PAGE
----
11. 11 cassandra January 8, 2009 at 9:49 pm

    I have never tried WWPF or WWF before, I don’t bake much but your previous carrot cake looks so good I am getting the itch to bake!

  12. 12 Bridget January 8, 2009 at 10:14 pm

    I love to use whole wheat pastry flour- I think it gives baked goods a much better texture than regular WW flour, especially for people who don’t like things too “wheaty”!

  13. 13 ttfn300 January 8, 2009 at 10:25 pm

    i was wondering about the protein content between www and ww pastry! I’ve used them both and loved the results, most of the time no one is the wiser :) unless the color is a little off…

  14. 14 gina (fitnessista) January 8, 2009 at 10:54 pm

    i’ve used both but don’t really have a preference.. the wwpf is so light and fluffy though!
    thanks for all of the info!
    have a wonderful night :D

  15. 15 sweetandnatural January 8, 2009 at 10:54 pm

    eatingbender – You should definitely give WWPF a try. It’s SO much better than regular whole wheat flour!

    Amy – There is a difference! I still use them almost interchangeably, but technically, they’re not the same.

    FollowMyWeigh – That would be a good decision. :-)

    HangryPants – WWPF is my favorite flour so far too! I’m so glad to have discovered it.

    Sharon – “I fear you are underestimating my sneakiness.” Virtual high five to whoever can name the movie that quote’s from!

    VeggieGirl – Which gives you wonderful baked goods as well!

    Mariposa – I’ve never used tapioca flour, but I really want to try brown rice flour.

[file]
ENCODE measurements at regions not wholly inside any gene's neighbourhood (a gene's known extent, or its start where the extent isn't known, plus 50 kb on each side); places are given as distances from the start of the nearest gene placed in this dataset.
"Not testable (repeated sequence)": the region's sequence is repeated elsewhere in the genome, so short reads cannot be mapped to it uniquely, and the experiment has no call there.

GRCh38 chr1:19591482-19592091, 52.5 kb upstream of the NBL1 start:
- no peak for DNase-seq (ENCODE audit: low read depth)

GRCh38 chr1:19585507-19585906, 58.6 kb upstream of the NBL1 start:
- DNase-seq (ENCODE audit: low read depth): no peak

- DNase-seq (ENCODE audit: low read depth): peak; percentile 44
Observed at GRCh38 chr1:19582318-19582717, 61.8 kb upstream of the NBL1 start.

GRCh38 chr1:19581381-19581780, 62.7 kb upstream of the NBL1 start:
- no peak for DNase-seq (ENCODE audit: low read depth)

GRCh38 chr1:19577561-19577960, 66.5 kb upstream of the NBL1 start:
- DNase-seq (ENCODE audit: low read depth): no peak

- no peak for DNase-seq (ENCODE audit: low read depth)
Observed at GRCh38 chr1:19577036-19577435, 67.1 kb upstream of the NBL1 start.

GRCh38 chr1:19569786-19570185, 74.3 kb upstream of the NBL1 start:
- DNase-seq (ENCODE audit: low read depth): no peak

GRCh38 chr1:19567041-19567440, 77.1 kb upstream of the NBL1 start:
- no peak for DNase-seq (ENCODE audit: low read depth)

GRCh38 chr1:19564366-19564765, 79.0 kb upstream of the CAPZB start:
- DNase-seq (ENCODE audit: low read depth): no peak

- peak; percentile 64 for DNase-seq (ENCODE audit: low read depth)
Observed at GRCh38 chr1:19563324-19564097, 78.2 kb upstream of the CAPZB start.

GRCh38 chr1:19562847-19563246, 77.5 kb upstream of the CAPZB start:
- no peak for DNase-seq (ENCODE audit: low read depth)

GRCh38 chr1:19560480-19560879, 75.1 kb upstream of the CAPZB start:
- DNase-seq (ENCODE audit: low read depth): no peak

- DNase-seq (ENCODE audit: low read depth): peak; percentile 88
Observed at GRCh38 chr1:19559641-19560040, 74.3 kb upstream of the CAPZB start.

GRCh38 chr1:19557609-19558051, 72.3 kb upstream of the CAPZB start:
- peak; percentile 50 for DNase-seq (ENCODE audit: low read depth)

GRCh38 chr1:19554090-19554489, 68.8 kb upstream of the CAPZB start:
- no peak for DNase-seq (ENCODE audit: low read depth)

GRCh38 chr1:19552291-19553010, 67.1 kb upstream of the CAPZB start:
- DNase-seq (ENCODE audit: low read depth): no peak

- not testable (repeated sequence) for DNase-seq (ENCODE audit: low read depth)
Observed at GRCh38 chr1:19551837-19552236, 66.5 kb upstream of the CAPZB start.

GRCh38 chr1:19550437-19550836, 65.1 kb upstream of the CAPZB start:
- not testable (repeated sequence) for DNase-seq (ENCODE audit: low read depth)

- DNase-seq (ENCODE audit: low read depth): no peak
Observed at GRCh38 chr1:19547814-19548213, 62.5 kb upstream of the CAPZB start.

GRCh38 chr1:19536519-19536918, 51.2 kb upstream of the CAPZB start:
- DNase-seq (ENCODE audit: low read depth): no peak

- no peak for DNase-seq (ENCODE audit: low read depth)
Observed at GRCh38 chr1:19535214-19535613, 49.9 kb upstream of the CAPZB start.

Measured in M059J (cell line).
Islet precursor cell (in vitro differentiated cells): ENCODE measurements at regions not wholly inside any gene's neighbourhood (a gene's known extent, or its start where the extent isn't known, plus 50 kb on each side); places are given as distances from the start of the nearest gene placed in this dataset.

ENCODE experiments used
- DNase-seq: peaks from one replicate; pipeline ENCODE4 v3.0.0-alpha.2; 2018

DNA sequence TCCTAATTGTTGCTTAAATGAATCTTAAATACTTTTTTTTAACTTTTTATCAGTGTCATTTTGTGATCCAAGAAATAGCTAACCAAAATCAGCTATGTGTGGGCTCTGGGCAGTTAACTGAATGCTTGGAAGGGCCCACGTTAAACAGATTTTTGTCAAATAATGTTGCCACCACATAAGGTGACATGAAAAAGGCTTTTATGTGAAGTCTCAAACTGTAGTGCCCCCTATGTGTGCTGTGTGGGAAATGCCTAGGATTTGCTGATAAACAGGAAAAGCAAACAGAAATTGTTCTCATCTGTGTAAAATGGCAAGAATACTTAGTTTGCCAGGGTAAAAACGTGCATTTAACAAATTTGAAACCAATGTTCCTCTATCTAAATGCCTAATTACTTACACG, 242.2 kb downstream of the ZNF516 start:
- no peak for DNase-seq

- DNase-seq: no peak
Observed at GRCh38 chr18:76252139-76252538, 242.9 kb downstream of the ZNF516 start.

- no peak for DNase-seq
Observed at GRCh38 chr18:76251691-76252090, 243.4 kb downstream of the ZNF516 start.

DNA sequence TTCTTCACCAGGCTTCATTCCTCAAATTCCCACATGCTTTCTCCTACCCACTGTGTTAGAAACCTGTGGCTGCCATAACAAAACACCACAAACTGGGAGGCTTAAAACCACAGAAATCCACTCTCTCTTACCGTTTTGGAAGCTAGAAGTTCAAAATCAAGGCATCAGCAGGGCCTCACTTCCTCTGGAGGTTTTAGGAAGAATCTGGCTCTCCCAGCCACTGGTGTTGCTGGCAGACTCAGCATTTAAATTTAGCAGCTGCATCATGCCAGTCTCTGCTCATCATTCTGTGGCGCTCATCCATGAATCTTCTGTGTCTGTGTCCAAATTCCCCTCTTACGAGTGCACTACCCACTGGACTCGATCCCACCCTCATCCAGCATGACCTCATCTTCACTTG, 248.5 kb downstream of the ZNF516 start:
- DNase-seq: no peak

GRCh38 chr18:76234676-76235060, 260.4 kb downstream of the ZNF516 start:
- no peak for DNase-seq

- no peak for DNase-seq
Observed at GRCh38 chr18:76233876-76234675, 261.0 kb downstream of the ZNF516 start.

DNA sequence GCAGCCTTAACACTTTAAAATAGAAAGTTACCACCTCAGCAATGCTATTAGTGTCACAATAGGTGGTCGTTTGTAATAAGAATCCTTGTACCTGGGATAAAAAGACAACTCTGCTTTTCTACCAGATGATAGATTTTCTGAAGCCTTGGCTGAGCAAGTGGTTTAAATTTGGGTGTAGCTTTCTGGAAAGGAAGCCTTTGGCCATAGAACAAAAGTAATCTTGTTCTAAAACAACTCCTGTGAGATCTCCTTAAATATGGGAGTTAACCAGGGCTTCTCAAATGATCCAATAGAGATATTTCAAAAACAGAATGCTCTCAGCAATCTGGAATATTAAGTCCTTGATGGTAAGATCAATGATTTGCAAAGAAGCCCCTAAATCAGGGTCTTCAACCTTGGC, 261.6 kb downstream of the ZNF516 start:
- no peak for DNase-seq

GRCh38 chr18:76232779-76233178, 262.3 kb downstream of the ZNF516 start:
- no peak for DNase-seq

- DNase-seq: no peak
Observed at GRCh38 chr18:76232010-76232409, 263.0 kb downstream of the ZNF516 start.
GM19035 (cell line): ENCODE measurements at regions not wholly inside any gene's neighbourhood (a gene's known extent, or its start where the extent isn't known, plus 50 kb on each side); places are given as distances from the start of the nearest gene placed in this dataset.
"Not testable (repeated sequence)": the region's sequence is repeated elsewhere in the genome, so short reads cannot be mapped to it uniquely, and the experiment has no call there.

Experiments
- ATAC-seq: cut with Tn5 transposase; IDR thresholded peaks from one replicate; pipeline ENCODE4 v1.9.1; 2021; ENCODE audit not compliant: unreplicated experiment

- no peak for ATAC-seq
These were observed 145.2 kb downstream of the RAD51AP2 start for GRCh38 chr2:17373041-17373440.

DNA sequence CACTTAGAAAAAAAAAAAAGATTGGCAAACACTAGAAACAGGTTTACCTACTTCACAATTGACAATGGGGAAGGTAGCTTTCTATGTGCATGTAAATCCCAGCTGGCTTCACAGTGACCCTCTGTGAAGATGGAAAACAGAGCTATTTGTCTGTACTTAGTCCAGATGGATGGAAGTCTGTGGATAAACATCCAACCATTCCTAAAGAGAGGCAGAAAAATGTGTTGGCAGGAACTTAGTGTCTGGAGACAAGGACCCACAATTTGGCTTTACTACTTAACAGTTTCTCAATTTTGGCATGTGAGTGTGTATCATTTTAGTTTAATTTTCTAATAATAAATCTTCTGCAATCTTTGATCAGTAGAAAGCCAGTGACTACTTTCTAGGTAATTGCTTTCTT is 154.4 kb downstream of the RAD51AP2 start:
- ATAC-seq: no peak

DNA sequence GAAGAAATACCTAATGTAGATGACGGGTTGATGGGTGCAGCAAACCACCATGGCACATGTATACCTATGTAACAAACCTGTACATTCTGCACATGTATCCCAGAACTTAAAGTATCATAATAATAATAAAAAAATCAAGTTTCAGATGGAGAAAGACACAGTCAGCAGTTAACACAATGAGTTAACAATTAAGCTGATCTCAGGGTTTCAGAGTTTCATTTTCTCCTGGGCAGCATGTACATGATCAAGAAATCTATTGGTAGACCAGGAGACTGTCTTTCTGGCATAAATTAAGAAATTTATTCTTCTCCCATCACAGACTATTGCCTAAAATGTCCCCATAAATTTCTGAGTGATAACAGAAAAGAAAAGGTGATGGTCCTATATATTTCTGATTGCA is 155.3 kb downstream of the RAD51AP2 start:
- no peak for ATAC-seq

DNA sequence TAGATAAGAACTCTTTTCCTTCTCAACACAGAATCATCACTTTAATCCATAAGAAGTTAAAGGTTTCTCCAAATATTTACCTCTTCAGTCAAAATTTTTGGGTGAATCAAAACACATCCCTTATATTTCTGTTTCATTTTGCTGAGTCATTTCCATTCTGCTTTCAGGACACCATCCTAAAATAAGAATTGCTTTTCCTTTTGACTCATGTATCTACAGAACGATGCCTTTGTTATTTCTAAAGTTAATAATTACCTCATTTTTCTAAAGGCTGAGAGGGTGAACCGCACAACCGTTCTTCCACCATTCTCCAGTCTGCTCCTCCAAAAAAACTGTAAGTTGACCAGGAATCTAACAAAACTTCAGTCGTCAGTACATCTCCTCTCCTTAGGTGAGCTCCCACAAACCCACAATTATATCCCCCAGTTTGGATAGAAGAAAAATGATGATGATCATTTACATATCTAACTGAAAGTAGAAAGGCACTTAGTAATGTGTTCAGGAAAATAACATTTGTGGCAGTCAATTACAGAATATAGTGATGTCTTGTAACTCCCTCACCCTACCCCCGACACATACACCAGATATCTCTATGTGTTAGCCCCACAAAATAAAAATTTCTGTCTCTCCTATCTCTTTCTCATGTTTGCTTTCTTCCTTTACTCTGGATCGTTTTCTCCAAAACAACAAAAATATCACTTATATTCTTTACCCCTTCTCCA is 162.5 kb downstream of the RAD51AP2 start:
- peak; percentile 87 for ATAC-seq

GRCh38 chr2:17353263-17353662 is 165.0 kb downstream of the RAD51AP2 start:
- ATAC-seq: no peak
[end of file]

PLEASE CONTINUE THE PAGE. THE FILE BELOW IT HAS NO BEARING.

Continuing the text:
Mel – I think whole wheat flour works really well in cookies. The nutty flavor is perfect!

    healthy ashley – The sacrifices you make to live in New York City!

    Erin – I tend to think using WWPF instead of WWWF works better than the other way around, so if you only want one flour around the house, that’s a good one to have!

    cassandra – Let me know what you think if you try one of them!

    Bridget – Totally agree. The taste is subtler too.

    ttfn300 – Yep – like Sharon said, very sneaky!

  16. 16 Andrea [bella eats] January 8, 2009 at 11:11 pm

    Thanks for the great info, Ashley! I’ve often pondered the difference between WWWF and WWPF…I haven’t used WWPF in quite some time, but am planning to pick some up this weekend to experiment with. Maybe I’ll bake a cake!!! :)

  17. 17 Joie de vivre January 8, 2009 at 11:37 pm

    I have used whole wheat pastry flour for pancakes. I loved it. The pancakes were still light and yet I felt good they were whole wheat.

  18. 18 Bridget January 9, 2009 at 2:32 pm

    I have a canister of white whole wheat flour, as well as reg. whole wheat flour, but I don’t think I have seen the WWPF much!! If I do I am def. buying it. I try to make almost all my baked goods with whole grains now…its rare I use APF, unless its a little mixed in with WWWF!

  19. 19 dailygoods January 9, 2009 at 2:43 pm

    i just saw your post on carrotsncake’s blog, and me and my friends call each other mom too! hahaha thats so funny :)

  20. 20 Troye January 9, 2009 at 2:54 pm

    I LOVE both flours. I also use both whole wheat red flour (a hard wheat) and whole wheat white flour (also a hard flour)- different tastes though- as well as whole wheat soft white flour for baked goods. Did anyone say that variety is the spice of life?
    I love to make cinnamon rolls with my whole wheat soft white flour. I use sucanot or molasses granuals as my sweetener. My children think it is the best treat in the world

  21. 21 Lindsay January 9, 2009 at 3:29 pm

    i love whole wheat pastry flour – i think it makes for the best scones :)

    by the way i LOVED your comment about how you eat right to stay healthy but workout to stay FIT :) such a great point!

  22. 22 sweetandnatural January 9, 2009 at 3:59 pm

    Andrea [bella eats] – Can’t wait to see your cake!

    Joie de vivre - WWPF pancakes sound wonderful. :-)

    Bridget - Do you have a Whole Foods near you? They definitely have it!

    dailygoods - So we’re not totally crazy! :-P

    Troye - I want one of those cinnamon rolls! I just used Sucanat for the first time last week and I’m already hooked. Look for a post about it soon!